Saturday, December 31, 2016

Non-Hysterical Conversation

"I've decided to stay out of those discussions, until I'm sure that we can have a non-hysterical conversation about it."

A "non-hysterical conversation"... 

The moment my friend casually uttered that phrase, I was immediately struck by its simple and profound wisdom.

It's become increasingly difficult to have a good, old-fashioned conversation these days. Much more so, a debate. I recall with fondness all the late-night theological discussions during my Bible college days. In a non-denominational school, my friends represented a wide variety of viewpoints, and we enjoyed (a) our spirited discussions, and (b) the ability to go out for coffee the next day, because friendship/fellowship was not mandated on 100% agreement.

Discussions about politics and religion have always been meme-worthy in their ability to devolve into polarized shout-down matches. That was true when I was a kid, and it appears to be -- if anything -- even more vociferous today, thanks to anti-social media platforms that reduce dialogue to soundbytes or less.

"Theology by zinger" is a fairly predictable byproduct in a culture that prizes the ability to cram complex ideas into a bumper sticker or a tweet.

I could go on to suggest that the casualties of the zinger approach would include things like: nuance, context, and understanding. You can't even legitimately arrive at the old adage "agree to disagree" if all conversations degenerate into zinger-ology.

But I think something far more basic has been lost, and if there's any value in making a New Year's Resolution for 2017, it might be this:
We need a revolution of listening.
The art of conversation, and respectful "help me understand" dialogue. Where the end goal is not to gather ammunition for the next zinger, but to understand. "Agree to disagree" may still be the result at times, but relationships will be greatly improved.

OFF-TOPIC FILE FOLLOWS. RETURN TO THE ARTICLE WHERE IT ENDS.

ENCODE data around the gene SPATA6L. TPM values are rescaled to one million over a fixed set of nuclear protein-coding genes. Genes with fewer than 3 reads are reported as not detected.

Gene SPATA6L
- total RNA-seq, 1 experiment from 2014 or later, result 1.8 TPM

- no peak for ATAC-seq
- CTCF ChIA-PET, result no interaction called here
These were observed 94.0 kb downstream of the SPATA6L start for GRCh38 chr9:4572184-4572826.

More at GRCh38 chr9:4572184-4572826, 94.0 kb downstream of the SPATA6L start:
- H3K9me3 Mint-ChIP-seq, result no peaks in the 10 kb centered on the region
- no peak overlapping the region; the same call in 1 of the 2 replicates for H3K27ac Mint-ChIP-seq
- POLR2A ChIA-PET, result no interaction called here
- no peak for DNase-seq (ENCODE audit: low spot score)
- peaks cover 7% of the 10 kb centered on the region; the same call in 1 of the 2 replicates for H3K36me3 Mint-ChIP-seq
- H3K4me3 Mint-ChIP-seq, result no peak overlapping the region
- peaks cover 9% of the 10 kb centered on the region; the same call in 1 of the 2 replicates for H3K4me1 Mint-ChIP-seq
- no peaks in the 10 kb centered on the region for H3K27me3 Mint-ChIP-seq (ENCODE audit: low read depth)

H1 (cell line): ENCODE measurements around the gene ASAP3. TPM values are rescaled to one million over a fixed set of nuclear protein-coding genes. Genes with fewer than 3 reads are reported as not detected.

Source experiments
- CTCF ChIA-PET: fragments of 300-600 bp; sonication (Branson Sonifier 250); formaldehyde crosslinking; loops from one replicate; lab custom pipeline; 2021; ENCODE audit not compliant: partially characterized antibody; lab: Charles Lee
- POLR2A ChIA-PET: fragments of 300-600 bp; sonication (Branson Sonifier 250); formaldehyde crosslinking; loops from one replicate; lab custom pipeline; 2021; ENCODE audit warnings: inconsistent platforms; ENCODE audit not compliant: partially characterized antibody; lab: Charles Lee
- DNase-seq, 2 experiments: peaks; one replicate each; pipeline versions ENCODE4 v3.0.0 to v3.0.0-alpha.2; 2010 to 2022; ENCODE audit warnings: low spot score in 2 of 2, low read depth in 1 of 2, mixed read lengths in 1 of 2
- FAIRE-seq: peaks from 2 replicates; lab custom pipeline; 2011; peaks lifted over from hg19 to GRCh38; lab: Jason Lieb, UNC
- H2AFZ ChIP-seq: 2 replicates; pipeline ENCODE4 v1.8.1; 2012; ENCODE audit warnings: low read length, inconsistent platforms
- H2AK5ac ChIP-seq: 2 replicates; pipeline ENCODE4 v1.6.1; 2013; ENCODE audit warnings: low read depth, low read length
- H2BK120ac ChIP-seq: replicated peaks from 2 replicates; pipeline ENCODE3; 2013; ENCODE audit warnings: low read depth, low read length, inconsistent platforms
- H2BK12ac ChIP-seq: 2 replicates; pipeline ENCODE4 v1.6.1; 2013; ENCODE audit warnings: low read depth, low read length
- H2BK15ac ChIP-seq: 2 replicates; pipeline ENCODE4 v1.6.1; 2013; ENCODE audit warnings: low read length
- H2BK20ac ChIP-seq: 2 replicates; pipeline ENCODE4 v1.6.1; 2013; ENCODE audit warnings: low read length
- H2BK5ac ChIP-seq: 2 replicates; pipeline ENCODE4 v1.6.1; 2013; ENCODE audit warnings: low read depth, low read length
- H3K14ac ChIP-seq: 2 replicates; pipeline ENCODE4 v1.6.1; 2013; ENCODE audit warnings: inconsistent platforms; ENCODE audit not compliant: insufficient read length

And "non-hysterical conversations" will look (and sound, and feel) a lot more Christ-like.
"But in your hearts revere Christ as Lord. Always be prepared to give an answer to everyone who asks you to give the reason for the hope that you have. But do this with gentleness and respect, keeping a clear conscience." (1 Peter 3:15-16)

Thursday, December 22, 2016

A Savior Is Born

But the angel said to them, “Do not be afraid. I bring you good news that will cause great joy for all the people. Today in the town of David a Savior has been born to you; he is the Messiah, the Lord...”

Suddenly a great company of the heavenly host appeared with the angel, praising God and saying, “Glory to God in the highest heaven, and on earth peace to those on whom his favor rests.”
(Luke 2)

Now, if this was the classic scene from "A Charlie Brown Christmas", the next line come from Linus VanPelt, blanket in hand: "That's what Christmas is all about, Charlie Brown."

A Savior is born.

In order for the birth of a Savior to be "good news that will bring great joy", there must have been a felt need to be saved from something. For example, the helpless swimmer caught in the rushing water leading to Niagara Falls understands his/her need for a "savior" in ways most of us can only imagine.

The Israelites believed the promised Messiah would save them -- from the occupying army of Romans. The Sadducees, who had largely adopted a civil religion approach to their faith, would have felt the same. A savior would be political, to deal with their enemies.

The Pharisees, confident in their own righteousness based on their scrupulous observance of rules & regulations, would also have assumed that a Savior would save them from external enemies.

And that would have been good news, politically speaking, to a people oppressed by a foreign government.

But Jesus, the Savior and promised Messiah, had another Kingdom in mind, and his earliest message was simply, "repent." He left little doubt in the minds of his hearers that He considered the real enemy of His Kingdom to be sin, a problem that only He could deal with.

Both Sadducees and Pharisees were deeply offended by the idea that they needed saving. Their pride blinded them from seeing their own sin, while the average Israelite -- often more aware of their spiritual condition -- seemed more receptive and willing to respond.